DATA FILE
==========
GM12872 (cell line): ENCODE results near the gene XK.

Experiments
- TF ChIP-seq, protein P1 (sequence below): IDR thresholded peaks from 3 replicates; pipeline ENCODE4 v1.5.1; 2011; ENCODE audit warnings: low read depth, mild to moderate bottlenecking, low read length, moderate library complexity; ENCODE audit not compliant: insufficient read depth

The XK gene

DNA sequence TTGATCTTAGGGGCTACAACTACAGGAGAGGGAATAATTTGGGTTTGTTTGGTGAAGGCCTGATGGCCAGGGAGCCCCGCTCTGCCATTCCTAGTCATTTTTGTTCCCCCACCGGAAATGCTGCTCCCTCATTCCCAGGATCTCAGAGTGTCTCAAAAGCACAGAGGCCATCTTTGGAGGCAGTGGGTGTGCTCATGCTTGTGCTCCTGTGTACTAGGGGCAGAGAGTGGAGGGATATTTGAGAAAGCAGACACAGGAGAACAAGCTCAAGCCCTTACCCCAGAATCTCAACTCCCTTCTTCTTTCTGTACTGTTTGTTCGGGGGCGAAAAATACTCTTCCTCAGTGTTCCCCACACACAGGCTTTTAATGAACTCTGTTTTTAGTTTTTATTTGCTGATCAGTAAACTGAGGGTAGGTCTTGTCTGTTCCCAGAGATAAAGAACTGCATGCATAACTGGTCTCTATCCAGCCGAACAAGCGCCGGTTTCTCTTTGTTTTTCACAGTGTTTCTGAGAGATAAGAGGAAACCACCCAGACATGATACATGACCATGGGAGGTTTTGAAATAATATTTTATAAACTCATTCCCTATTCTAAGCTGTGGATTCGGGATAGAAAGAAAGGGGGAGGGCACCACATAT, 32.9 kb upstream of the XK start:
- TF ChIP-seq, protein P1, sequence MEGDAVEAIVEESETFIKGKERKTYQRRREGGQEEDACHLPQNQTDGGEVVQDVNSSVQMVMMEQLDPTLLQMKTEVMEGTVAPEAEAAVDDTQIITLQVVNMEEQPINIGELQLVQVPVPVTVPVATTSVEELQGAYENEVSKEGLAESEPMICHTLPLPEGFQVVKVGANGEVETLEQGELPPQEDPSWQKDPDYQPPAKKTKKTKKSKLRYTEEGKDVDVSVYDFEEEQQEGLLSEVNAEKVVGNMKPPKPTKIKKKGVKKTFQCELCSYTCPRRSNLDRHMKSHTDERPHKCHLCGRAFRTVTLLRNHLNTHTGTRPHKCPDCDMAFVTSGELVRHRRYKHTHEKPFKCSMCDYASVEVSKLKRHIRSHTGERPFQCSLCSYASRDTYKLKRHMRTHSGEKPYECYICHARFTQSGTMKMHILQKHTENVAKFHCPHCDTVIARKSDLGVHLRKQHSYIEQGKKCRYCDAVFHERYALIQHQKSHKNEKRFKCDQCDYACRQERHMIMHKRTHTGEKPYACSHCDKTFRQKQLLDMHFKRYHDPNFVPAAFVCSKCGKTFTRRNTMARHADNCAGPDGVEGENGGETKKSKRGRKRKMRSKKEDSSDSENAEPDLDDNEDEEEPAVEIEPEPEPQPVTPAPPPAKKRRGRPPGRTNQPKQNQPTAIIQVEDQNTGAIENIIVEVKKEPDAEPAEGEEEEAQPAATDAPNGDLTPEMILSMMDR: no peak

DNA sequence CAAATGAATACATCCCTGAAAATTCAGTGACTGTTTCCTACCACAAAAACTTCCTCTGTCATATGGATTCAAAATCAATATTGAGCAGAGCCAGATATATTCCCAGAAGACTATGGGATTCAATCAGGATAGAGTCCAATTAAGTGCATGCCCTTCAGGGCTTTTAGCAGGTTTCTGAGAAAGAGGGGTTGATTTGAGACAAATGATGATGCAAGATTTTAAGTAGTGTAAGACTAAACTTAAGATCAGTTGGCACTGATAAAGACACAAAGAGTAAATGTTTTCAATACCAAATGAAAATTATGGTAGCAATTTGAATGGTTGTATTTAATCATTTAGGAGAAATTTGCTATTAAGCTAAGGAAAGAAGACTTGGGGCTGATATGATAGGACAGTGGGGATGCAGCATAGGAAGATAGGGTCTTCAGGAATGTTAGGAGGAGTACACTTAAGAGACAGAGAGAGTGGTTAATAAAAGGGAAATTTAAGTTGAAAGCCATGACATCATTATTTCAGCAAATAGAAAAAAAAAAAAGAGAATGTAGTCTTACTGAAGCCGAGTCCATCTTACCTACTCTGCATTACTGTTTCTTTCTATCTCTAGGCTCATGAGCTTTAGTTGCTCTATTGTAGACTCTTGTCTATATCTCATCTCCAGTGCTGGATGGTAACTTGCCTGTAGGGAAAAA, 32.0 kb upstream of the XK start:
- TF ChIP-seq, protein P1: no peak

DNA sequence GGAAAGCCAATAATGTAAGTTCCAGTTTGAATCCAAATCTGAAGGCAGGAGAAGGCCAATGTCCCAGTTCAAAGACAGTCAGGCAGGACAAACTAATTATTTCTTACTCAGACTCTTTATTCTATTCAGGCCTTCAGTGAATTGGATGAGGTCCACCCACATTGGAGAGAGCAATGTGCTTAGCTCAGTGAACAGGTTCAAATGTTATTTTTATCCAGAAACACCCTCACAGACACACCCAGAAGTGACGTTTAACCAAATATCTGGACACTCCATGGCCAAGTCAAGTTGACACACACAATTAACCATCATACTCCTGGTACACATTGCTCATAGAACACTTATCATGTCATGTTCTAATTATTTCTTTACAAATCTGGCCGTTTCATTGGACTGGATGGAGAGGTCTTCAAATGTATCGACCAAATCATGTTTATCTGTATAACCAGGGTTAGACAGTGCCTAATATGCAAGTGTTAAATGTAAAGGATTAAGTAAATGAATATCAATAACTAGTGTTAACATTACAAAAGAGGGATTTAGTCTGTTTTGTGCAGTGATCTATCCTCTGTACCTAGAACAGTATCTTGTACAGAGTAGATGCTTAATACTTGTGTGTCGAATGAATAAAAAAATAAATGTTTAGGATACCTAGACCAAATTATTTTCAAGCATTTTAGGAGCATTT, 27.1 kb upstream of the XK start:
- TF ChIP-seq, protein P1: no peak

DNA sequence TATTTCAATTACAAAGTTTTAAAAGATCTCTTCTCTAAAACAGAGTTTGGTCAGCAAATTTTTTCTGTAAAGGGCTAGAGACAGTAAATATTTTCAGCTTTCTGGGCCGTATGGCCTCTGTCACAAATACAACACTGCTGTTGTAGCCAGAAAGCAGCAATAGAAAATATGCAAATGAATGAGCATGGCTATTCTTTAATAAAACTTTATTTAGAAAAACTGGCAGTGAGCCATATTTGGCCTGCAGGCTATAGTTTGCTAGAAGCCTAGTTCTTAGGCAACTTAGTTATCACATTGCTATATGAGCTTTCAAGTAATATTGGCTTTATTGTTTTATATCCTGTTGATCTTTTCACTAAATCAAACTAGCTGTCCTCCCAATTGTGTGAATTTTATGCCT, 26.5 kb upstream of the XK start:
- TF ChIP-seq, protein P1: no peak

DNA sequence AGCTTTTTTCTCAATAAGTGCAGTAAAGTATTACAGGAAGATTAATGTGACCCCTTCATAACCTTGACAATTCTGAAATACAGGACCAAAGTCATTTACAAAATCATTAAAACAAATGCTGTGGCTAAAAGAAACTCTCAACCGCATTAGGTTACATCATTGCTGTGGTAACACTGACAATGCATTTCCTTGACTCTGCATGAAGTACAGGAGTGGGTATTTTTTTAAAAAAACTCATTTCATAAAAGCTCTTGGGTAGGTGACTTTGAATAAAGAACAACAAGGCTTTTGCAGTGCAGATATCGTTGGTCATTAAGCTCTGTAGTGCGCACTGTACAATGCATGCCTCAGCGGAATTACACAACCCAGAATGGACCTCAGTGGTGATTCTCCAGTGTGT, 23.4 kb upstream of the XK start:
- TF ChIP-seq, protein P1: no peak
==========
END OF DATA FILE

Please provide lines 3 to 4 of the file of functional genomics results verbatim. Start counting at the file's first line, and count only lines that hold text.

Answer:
- TF ChIP-seq, protein P1 (sequence below): IDR thresholded peaks from 3 replicates; pipeline ENCODE4 v1.5.1; 2011; ENCODE audit warnings: low read depth, mild to moderate bottlenecking, low read length, moderate library complexity; ENCODE audit not compliant: insufficient read depth

The XK gene